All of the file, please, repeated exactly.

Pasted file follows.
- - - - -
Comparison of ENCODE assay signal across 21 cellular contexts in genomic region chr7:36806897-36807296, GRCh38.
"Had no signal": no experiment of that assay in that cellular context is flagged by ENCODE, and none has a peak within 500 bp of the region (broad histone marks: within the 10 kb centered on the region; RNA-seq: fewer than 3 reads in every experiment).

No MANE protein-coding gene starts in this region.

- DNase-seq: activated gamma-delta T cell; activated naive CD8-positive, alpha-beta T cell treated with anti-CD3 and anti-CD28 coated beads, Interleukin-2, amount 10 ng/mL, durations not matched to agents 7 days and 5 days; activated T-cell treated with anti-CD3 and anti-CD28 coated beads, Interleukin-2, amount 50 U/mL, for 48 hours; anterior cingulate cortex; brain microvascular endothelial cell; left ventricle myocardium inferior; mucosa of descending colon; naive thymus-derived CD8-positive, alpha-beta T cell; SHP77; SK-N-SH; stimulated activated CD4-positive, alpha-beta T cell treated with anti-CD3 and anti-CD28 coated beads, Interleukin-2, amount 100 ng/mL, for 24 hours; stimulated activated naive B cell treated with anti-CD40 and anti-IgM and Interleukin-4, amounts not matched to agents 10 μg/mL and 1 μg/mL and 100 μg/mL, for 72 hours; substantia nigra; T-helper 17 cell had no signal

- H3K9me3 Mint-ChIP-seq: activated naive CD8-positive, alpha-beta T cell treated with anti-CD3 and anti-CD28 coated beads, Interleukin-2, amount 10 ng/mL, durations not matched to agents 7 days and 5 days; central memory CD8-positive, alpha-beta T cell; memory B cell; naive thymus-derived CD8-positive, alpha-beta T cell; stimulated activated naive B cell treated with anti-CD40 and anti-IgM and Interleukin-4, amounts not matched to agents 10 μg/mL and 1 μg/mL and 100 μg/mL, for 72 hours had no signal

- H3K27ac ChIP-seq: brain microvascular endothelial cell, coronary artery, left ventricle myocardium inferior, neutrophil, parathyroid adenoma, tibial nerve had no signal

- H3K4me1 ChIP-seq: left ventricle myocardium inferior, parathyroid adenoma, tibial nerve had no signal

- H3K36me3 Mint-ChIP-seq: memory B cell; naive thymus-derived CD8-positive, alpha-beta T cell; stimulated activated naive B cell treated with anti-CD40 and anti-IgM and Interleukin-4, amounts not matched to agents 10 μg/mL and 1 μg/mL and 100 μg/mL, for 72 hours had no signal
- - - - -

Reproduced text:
Comparison of ENCODE assay signal across 21 cellular contexts in genomic region chr7:36806897-36807296, GRCh38.
"Had no signal": no experiment of that assay in that cellular context is flagged by ENCODE, and none has a peak within 500 bp of the region (broad histone marks: within the 10 kb centered on the region; RNA-seq: fewer than 3 reads in every experiment).

No MANE protein-coding gene starts in this region.

- DNase-seq: activated gamma-delta T cell; activated naive CD8-positive, alpha-beta T cell treated with anti-CD3 and anti-CD28 coated beads, Interleukin-2, amount 10 ng/mL, durations not matched to agents 7 days and 5 days; activated T-cell treated with anti-CD3 and anti-CD28 coated beads, Interleukin-2, amount 50 U/mL, for 48 hours; anterior cingulate cortex; brain microvascular endothelial cell; left ventricle myocardium inferior; mucosa of descending colon; naive thymus-derived CD8-positive, alpha-beta T cell; SHP77; SK-N-SH; stimulated activated CD4-positive, alpha-beta T cell treated with anti-CD3 and anti-CD28 coated beads, Interleukin-2, amount 100 ng/mL, for 24 hours; stimulated activated naive B cell treated with anti-CD40 and anti-IgM and Interleukin-4, amounts not matched to agents 10 μg/mL and 1 μg/mL and 100 μg/mL, for 72 hours; substantia nigra; T-helper 17 cell had no signal

- H3K9me3 Mint-ChIP-seq: activated naive CD8-positive, alpha-beta T cell treated with anti-CD3 and anti-CD28 coated beads, Interleukin-2, amount 10 ng/mL, durations not matched to agents 7 days and 5 days; central memory CD8-positive, alpha-beta T cell; memory B cell; naive thymus-derived CD8-positive, alpha-beta T cell; stimulated activated naive B cell treated with anti-CD40 and anti-IgM and Interleukin-4, amounts not matched to agents 10 μg/mL and 1 μg/mL and 100 μg/mL, for 72 hours had no signal

- H3K27ac ChIP-seq: brain microvascular endothelial cell, coronary artery, left ventricle myocardium inferior, neutrophil, parathyroid adenoma, tibial nerve had no signal

- H3K4me1 ChIP-seq: left ventricle myocardium inferior, parathyroid adenoma, tibial nerve had no signal

- H3K36me3 Mint-ChIP-seq: memory B cell; naive thymus-derived CD8-positive, alpha-beta T cell; stimulated activated naive B cell treated with anti-CD40 and anti-IgM and Interleukin-4, amounts not matched to agents 10 μg/mL and 1 μg/mL and 100 μg/mL, for 72 hours had no signal